Solomon’s career though was ruined in 1873 when he was arrested at a public toilet and fined £100 for attempted sodomy. He was arrested again the next year in Paris and was sentenced to three months in prison. He never recovered. From then on, he was hobbled by alcoholism and became destitute. He would pass his remaining years in and out of the workhouse where he continued to paint, but both the quality and quantity of his work was severely impaired by his drinking. He finally collapsed in central London and died of bronchitis and alcoholism in 1905. Poet and critic Arthur Symons, on learning of Solomon’s death, lamented, “There is nothing in this world so pitiful as a shipwreck of a genius.”
Nona Hendryx: 1944. The Trenton, New Jersey-born singer, producer, songwriter, author and actress was one third (with Patti LaBelle and Sarah Dash) of the trio Labelle, whose greatest hit was 1974’s “Lady Marmalade.” Beginning in 1977, Hendryx embarked on a solo career, but struggled to repeat the success of LaBelle. She wasn’t without work though, as she provided background vocals for the Talking Heads and became a part of New York’s underground rock, R&B and dance scene. As the eighties progressed, she collaborated with Keith Richards, Peter Gabriel and Prince for several of he solo release. In 2001, she came out as bisexual in an interview with The Advocate, and became a gay rights advocate. In 2008, she joined Cyndi Lauper for her True Colors tour.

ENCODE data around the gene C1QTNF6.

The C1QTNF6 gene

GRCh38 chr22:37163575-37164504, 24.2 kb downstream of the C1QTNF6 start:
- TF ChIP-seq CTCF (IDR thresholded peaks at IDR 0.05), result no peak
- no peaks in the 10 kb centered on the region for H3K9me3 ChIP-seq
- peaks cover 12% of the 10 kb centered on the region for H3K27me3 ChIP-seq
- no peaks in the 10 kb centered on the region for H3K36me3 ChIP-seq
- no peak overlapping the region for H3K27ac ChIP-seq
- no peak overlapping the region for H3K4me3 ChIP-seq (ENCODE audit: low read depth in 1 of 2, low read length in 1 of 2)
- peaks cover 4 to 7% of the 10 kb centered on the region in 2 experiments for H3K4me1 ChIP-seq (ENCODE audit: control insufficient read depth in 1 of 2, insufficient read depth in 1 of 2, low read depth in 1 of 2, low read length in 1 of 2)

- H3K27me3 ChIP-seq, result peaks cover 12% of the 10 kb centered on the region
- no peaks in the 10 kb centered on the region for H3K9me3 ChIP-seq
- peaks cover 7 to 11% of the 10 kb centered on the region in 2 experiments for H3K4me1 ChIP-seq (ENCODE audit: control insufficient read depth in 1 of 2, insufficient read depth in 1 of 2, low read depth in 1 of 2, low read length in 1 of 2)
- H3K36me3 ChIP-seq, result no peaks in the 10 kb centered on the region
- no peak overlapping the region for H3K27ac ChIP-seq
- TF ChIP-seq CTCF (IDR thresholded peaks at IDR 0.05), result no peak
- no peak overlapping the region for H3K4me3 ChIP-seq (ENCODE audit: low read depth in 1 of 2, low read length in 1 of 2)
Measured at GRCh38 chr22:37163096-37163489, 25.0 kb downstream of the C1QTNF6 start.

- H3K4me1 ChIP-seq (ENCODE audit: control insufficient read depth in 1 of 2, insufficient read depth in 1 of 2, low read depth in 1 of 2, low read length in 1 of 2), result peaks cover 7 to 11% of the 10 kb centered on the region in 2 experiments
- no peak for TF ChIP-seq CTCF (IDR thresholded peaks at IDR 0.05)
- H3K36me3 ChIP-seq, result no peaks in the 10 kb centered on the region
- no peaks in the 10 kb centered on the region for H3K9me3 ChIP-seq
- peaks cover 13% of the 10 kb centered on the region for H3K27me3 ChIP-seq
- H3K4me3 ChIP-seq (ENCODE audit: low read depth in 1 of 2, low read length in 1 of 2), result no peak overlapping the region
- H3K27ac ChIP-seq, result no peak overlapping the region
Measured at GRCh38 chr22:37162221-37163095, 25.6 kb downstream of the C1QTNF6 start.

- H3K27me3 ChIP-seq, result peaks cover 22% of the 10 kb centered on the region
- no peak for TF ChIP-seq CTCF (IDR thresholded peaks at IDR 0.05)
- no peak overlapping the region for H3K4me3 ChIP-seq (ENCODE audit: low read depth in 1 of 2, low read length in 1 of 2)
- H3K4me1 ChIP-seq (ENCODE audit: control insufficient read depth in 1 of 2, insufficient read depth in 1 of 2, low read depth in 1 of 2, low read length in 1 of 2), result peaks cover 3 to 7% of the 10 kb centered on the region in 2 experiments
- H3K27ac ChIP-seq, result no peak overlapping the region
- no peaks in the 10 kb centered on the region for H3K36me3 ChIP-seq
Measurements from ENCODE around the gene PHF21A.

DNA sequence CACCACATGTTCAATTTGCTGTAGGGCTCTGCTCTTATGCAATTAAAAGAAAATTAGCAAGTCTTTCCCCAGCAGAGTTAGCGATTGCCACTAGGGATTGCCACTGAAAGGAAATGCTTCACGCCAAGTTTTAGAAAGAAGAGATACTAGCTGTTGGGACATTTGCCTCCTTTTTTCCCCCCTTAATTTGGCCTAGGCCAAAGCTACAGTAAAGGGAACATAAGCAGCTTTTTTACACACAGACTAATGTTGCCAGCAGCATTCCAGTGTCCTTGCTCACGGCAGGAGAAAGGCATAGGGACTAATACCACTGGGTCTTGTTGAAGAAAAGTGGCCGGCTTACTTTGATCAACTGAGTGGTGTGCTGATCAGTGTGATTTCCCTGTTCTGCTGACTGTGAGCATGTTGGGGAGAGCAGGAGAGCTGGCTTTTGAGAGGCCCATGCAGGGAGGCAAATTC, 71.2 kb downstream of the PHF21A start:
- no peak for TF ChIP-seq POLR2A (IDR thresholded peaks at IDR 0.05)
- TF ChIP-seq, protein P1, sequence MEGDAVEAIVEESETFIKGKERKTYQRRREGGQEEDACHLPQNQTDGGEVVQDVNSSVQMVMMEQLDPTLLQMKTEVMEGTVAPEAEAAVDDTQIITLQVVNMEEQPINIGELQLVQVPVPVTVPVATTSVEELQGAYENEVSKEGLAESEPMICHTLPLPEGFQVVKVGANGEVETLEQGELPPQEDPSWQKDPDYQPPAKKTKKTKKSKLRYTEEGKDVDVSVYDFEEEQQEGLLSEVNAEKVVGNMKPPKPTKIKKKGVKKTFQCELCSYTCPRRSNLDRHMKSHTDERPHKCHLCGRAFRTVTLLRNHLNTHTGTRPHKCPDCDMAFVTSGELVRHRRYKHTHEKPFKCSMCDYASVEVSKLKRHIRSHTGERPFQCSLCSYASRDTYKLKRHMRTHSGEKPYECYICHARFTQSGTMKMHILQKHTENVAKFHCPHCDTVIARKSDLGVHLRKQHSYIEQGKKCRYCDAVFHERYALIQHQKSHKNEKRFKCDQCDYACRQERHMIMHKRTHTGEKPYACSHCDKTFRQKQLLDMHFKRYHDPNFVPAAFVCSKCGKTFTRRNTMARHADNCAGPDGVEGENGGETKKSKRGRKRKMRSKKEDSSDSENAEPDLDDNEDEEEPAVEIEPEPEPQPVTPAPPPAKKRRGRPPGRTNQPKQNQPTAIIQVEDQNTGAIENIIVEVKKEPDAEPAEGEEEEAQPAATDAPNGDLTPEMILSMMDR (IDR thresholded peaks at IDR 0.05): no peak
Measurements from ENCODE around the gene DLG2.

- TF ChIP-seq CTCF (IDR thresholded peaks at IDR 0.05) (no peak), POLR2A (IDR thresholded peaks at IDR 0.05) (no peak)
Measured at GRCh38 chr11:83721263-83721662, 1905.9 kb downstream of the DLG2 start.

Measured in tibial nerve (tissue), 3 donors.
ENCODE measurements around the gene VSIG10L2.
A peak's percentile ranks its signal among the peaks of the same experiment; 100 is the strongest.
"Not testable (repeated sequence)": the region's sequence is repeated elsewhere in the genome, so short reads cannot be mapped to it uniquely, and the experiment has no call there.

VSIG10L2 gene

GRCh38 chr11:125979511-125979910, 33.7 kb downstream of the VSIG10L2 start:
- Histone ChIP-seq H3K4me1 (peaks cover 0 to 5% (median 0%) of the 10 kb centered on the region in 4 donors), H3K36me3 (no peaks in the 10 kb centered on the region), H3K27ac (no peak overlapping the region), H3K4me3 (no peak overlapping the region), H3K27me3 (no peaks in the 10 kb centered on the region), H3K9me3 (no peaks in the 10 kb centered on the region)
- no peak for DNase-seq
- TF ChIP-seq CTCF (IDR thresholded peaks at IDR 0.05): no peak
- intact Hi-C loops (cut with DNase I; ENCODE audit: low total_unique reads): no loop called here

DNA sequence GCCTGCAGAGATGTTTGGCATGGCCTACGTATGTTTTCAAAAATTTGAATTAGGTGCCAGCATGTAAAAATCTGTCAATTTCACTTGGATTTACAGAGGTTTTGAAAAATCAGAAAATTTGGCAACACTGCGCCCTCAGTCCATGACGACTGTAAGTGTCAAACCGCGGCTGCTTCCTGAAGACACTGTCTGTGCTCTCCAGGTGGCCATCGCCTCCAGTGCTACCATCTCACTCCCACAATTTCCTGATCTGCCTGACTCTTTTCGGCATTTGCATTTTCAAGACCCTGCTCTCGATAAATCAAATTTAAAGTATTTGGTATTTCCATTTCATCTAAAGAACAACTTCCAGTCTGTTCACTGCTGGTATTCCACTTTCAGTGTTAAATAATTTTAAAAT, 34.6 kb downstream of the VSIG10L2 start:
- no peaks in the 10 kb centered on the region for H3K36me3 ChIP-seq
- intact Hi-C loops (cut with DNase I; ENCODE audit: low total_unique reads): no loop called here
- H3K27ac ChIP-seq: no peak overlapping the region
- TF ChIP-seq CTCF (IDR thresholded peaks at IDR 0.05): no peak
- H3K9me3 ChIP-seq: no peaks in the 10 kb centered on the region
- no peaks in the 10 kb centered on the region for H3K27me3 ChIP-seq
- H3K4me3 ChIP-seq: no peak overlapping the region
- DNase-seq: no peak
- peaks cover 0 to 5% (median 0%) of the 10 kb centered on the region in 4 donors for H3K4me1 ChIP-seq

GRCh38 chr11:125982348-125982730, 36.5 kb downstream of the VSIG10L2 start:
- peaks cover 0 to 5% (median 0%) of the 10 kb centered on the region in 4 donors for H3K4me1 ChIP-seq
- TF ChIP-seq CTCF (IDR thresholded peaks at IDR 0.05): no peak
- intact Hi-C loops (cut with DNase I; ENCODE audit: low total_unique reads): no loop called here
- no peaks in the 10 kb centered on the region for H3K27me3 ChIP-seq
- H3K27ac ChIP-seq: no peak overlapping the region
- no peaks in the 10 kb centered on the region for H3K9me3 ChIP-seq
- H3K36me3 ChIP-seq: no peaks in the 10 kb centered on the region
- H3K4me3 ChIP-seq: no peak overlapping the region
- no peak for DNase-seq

If you know of something that belongs on the agenda, please send it here. Don’t forget to include the basics: who, what, when, where, and URL (if available).
And feel free to consider this your open thread for the day. What’s happening in your world?
In this original BTB Investigation, we unveil the tragic story of Kirk Murphy, a four-year-old boy who was treated for “cross-gender disturbance” in 1970 by a young grad student by the name of George Rekers. This story is a stark reminder that there are severe and damaging consequences when therapists try to ensure that boys will be boys.
When we first reported on three American anti-gay activists traveling to Kampala for a three-day conference, we had no idea that it would be the first report of a long string of events leading to a proposal to institute the death penalty for LGBT people. But that is exactly what happened. In this report, we review our collection of more than 500 posts to tell the story of one nation’s embrace of hatred toward gay people. This report will be updated continuously as events continue to unfold. Check here for the latest updates.